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June 03 2011

02mydafsoup-01
[...]

Message By Lulzsec:
Our goal here is not to come across as master hackers, hence what we're about to reveal: SonyPictures.com was owned by a very simple SQL injection, one of the most primitive and common vulnerabilities, as we should all know by now. From a single injection, we accessed EVERYTHING. Why do you put such faith in a company that allows itself to become open to these simple attacks? What's worse is that every bit of data we took wasn't encrypted. Sony stored over 1,000,000 passwords of its customers in plaintext, which means it's just a matter of taking it. This is disgraceful and insecure: they were asking for it.

[...]

--------------------------------------------------

// oAnth:

- www.wired.com/threatlevel/2011/06/sony-lulzsec/
- reflets.info/securite-sony-se-prend-une-nouvelle-claque/
- www.golem.de/1106/83932.html

The general online media output is IMHO up to now low. I guess the mainstream media are avoiding intentionally to cover it as a focus in their news head lines.

encrypted.google.com/search?hl=en&q=Sony+Hacker+lulzsec&aq=f&aqi=&aql=&oq=
Sony Pictures hacked and Database Leaked by LulzSec ~ THN : The Hackers News 2011-06-02
Reposted bykrekkekeliasmondkroetecheg00brightbytenerdbeere2kdatenwolfleyrer

June 02 2011

02mydafsoup-01

skype-open-source

Skype protocol reverse engineered, source available for download

May 26 2011

02mydafsoup-01
Open rights group

Open Rights Group

Watch the torrent release of The Tunnel for free BEFORE the cinema release! http://vo.do/1ViA

oAnth - via diaspora | 2011-05-27 

April 25 2011

02mydafsoup-01
Bourdieu: On Television (essential reading for anyone who wants to use television to challenge the social order) http://ifile.it/bnhlrd
Twitter / Ben Geer: Bourdieu: On Television (e ... 2011-04-25

April 14 2011

02mydafsoup-01
3 #Dada Magazines (mostly by Tristan Tzara, 1917-18) | pdf at @Ubuweb via Miscellanea, a paper.li daily - edited by @ramage - http://bit.ly/dHzNTY
Twitter / 02mytwi01: 3 #Dada Magazines (mostly ...

U B U W E B :: Dada Magazine






Dada Magazine (1917-1918)


Dada 1, July 1917 [PDF, 2.7mb]
Dada 2, December 1917 [PDF, 3.1mb]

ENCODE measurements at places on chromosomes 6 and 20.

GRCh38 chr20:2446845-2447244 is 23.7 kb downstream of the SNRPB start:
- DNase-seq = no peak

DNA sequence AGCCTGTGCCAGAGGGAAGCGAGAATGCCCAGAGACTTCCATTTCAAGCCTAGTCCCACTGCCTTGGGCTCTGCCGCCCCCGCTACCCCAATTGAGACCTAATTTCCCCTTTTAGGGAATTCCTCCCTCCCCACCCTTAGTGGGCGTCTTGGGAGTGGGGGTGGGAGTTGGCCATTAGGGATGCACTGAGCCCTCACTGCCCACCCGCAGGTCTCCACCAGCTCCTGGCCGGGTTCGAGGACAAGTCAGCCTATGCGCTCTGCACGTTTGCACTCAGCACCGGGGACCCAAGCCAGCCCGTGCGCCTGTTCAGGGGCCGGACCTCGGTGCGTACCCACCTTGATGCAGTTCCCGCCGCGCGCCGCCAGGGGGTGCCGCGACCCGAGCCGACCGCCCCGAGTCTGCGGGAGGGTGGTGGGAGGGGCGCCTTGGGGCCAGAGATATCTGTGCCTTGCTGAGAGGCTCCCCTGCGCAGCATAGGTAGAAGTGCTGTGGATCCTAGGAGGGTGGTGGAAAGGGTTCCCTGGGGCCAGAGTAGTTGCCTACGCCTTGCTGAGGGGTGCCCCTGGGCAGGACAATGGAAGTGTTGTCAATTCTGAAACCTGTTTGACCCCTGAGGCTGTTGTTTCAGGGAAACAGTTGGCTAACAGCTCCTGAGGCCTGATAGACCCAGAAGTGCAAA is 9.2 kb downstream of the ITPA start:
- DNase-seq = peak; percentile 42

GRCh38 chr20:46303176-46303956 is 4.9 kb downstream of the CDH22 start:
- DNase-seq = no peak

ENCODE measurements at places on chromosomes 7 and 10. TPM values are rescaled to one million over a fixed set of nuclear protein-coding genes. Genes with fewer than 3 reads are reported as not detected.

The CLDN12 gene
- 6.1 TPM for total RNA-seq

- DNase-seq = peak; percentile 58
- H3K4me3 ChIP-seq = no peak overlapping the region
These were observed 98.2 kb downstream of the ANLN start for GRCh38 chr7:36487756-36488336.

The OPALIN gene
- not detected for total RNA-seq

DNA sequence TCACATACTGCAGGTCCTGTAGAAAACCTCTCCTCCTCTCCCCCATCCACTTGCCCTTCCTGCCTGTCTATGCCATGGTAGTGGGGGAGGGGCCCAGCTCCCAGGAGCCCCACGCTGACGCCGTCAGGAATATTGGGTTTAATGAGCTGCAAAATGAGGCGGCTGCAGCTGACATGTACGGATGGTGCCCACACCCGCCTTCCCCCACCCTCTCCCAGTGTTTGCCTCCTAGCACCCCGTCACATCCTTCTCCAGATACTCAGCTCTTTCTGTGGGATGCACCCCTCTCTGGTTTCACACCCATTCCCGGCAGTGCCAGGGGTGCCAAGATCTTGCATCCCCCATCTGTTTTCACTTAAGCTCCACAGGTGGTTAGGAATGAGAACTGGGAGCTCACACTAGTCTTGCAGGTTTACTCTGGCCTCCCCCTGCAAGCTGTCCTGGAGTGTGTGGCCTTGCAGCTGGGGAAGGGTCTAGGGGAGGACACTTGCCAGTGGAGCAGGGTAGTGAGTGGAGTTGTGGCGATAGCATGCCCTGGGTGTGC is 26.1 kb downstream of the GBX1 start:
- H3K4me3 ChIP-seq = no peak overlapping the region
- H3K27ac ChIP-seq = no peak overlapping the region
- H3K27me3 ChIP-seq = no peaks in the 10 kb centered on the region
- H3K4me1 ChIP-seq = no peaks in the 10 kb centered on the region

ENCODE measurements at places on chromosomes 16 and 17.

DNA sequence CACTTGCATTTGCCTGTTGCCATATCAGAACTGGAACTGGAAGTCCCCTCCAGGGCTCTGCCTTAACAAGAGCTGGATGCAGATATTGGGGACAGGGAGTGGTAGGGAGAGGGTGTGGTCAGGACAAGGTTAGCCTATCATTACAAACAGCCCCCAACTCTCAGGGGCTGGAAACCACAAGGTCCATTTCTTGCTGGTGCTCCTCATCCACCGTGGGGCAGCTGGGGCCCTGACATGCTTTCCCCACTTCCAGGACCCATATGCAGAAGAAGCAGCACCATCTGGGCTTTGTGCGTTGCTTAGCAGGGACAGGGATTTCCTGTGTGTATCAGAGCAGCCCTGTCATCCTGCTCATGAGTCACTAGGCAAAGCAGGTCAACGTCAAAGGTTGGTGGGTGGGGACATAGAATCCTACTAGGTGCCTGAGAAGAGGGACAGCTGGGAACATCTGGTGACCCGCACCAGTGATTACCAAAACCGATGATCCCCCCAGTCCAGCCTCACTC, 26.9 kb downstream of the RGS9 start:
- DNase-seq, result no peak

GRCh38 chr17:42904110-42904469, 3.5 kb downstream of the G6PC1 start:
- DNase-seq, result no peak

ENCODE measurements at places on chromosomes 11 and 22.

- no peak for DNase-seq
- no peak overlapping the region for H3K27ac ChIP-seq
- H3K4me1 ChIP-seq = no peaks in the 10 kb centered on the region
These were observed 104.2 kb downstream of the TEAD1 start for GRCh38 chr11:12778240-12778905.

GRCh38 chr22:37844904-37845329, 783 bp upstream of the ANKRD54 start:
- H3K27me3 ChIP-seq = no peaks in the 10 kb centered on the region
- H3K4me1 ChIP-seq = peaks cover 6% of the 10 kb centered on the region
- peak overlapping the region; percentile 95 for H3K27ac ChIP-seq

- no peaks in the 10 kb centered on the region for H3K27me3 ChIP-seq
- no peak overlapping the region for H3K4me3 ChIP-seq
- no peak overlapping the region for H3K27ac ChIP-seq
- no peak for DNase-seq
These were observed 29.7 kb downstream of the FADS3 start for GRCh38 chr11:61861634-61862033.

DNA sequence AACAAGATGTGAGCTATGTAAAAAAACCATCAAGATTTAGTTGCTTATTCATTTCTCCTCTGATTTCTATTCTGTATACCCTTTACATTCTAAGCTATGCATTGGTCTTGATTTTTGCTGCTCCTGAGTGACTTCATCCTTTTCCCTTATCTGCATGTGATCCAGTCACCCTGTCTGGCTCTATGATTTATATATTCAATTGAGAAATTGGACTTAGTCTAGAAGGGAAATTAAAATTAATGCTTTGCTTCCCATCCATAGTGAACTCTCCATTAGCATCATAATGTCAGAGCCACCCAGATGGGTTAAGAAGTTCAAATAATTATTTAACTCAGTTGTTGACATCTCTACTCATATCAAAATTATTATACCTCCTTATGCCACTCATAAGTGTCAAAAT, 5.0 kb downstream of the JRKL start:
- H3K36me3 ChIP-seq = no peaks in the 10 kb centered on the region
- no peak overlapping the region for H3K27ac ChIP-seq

Dada 3, December 1918 [PDF, 7mb]


Attempting to promulgate Dada ideas throughout Europe, Tristan Tzara launched the art and literature review Dada. Although, at the outset, it was planned that Dada members would take turns editing the review and that an editorial board would be created to make important decisions, Tzara quickly assumed control of the journal. But, as Richter said, in the end no one but Tzara had the talent for the job, and, "everyone was happy to watch such a brilliant editor at work."[10] Appearing in July 1917, the first issue of Dada, subtitled Miscellany of Art and Literature, featured contributions from members of avant-garde groups throughout Europe, including Giorgio de Chirico, Robert Delaunay, and Wassily Kandinsky. Marking the magazine's debut, Tzara wrote in the Zurich Chronicle, "Mysterious creation! Magic Revolver! The Dada Movement is Launched." Word of Dada quickly spread: Tzara's new review was purchased widely and found its way into every country in Europe, and its international status was established.

While the first two issues of Dada (the second appeared in December 1917) followed the structured format of Cabaret Voltaire, the third issue of Dada (December 1918) was decidedly different and marked significant changes within the Dada movement itself. Issue number 3 violated all the rules and conventions in typography and layout and undermined established notions of order and logic. Printed in newspaper format in both French and German editions, it embodies Dada's celebration of nonsense and chaos with an explosive mixture of manifestos, poetry, and advertisementsÑall typeset in randomly ordered lettering.